This Article evaluates the constitutionality of a representative series of congressional proposals to limit tobacco advertising. Federal legislation codifying the tobacco settlement included possible restrictions on outdoor advertising, a prohibition on the use of cartoon images, permitting only tombstone format for advertisements in publications that target a youth audience, a prohibition on the sale or gift of promotional items bearing tobacco product names or logos, a ban on industry sponsorship of sporting and other cultural events, and restrictions on Internet promotions. The Author suggests that upon seeking to prevent tobacco companies from encouraging illegal tobacco use by minors, the FDA's advertising restrictions, and any comparable legislation enacted by Congress, limits a broad category of commercial speech. The Article concludes that the enormous congressional and public support for the important goals of the legislation, combined with the still flexible constitutional protection for commercial speech, suggests that the advertising restrictions would, in the end, withstand constitutional scrutiny and to some extent, reduce adolescent tobacco use.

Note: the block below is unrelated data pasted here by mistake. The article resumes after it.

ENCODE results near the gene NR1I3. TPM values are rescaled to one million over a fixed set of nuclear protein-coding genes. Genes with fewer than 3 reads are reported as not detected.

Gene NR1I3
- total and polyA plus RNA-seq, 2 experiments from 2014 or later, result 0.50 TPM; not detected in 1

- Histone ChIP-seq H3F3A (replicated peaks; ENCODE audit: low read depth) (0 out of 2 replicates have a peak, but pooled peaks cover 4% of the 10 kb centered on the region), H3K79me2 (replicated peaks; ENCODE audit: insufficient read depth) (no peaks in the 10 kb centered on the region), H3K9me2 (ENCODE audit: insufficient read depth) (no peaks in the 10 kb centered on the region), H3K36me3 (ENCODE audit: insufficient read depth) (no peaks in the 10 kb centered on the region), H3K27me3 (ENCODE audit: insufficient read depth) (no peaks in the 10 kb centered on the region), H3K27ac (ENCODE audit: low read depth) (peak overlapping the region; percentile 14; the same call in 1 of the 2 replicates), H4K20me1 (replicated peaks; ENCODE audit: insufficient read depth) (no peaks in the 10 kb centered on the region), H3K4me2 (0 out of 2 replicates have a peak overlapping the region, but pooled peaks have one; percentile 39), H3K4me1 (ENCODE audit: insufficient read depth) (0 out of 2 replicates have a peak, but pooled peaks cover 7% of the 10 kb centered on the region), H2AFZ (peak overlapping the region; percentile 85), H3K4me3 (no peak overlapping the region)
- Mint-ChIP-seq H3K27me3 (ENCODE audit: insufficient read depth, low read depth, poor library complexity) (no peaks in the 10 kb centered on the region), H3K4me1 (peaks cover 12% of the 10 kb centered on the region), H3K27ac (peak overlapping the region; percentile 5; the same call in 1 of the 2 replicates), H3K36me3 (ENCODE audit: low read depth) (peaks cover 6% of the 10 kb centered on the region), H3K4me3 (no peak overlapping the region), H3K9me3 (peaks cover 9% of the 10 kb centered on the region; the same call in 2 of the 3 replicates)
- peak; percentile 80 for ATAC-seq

29 U. Tol. L. Rev. 637 (1998)